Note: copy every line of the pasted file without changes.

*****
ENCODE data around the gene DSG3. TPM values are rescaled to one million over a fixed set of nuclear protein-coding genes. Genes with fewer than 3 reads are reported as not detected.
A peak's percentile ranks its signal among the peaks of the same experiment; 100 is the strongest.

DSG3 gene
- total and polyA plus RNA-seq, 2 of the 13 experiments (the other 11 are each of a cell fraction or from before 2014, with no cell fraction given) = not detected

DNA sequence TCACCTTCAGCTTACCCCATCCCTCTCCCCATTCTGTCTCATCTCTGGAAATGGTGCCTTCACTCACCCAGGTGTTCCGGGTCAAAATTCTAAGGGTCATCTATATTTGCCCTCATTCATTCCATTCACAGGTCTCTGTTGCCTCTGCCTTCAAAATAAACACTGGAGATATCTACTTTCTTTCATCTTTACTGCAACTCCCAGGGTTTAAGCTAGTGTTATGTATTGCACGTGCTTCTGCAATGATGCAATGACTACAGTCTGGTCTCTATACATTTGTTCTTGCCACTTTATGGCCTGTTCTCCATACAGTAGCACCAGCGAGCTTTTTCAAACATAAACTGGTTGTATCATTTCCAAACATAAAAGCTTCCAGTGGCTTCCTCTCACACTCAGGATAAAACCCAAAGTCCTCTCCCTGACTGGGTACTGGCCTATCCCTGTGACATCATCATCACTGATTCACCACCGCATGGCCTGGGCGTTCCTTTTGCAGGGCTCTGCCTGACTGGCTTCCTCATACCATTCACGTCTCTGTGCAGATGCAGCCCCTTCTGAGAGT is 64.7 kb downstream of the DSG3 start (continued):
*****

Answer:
ENCODE data around the gene DSG3. TPM values are rescaled to one million over a fixed set of nuclear protein-coding genes. Genes with fewer than 3 reads are reported as not detected.
A peak's percentile ranks its signal among the peaks of the same experiment; 100 is the strongest.

DSG3 gene
- total and polyA plus RNA-seq, 2 of the 13 experiments (the other 11 are each of a cell fraction or from before 2014, with no cell fraction given) = not detected

DNA sequence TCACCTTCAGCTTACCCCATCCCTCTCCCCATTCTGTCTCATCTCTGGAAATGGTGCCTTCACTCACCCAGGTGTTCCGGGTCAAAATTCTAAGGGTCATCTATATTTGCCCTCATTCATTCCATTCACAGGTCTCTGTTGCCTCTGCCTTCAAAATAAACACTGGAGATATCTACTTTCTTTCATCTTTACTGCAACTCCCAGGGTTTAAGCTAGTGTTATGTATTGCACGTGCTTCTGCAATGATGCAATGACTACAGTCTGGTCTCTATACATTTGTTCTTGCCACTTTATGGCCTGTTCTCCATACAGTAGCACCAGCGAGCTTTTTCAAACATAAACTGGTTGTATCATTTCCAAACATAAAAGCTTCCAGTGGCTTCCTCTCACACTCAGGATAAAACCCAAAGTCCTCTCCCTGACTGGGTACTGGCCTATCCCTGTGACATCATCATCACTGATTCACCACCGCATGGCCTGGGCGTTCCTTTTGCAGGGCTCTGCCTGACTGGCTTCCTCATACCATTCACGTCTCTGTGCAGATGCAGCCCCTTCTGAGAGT is 64.7 kb downstream of the DSG3 start (continued):